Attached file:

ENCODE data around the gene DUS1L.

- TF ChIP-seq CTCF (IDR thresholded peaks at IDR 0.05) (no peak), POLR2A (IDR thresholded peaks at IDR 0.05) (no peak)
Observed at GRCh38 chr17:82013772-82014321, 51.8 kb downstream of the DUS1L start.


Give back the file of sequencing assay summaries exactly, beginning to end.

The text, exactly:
ENCODE data around the gene DUS1L.

- TF ChIP-seq CTCF (IDR thresholded peaks at IDR 0.05) (no peak), POLR2A (IDR thresholded peaks at IDR 0.05) (no peak)
Observed at GRCh38 chr17:82013772-82014321, 51.8 kb downstream of the DUS1L start.